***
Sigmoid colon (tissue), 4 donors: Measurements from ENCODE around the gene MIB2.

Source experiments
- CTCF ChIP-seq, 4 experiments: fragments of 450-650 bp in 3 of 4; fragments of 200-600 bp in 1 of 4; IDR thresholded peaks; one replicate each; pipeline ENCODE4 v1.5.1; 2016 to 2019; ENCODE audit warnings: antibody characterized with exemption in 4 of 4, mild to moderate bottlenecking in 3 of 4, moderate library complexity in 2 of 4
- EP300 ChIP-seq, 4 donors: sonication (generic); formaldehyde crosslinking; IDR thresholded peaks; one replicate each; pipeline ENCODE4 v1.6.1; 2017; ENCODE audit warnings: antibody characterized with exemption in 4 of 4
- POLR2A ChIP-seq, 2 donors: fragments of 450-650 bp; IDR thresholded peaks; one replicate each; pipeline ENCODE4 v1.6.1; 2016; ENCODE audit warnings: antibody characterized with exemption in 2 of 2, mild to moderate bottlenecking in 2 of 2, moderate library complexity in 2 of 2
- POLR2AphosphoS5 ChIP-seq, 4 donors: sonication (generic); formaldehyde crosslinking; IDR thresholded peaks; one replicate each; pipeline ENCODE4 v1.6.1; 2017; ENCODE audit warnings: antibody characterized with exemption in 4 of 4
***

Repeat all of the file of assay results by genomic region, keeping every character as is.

Sigmoid colon (tissue), 4 donors: Measurements from ENCODE around the gene MIB2.

Source experiments
- CTCF ChIP-seq, 4 experiments: fragments of 450-650 bp in 3 of 4; fragments of 200-600 bp in 1 of 4; IDR thresholded peaks; one replicate each; pipeline ENCODE4 v1.5.1; 2016 to 2019; ENCODE audit warnings: antibody characterized with exemption in 4 of 4, mild to moderate bottlenecking in 3 of 4, moderate library complexity in 2 of 4
- EP300 ChIP-seq, 4 donors: sonication (generic); formaldehyde crosslinking; IDR thresholded peaks; one replicate each; pipeline ENCODE4 v1.6.1; 2017; ENCODE audit warnings: antibody characterized with exemption in 4 of 4
- POLR2A ChIP-seq, 2 donors: fragments of 450-650 bp; IDR thresholded peaks; one replicate each; pipeline ENCODE4 v1.6.1; 2016; ENCODE audit warnings: antibody characterized with exemption in 2 of 2, mild to moderate bottlenecking in 2 of 2, moderate library complexity in 2 of 2
- POLR2AphosphoS5 ChIP-seq, 4 donors: sonication (generic); formaldehyde crosslinking; IDR thresholded peaks; one replicate each; pipeline ENCODE4 v1.6.1; 2017; ENCODE audit warnings: antibody characterized with exemption in 4 of 4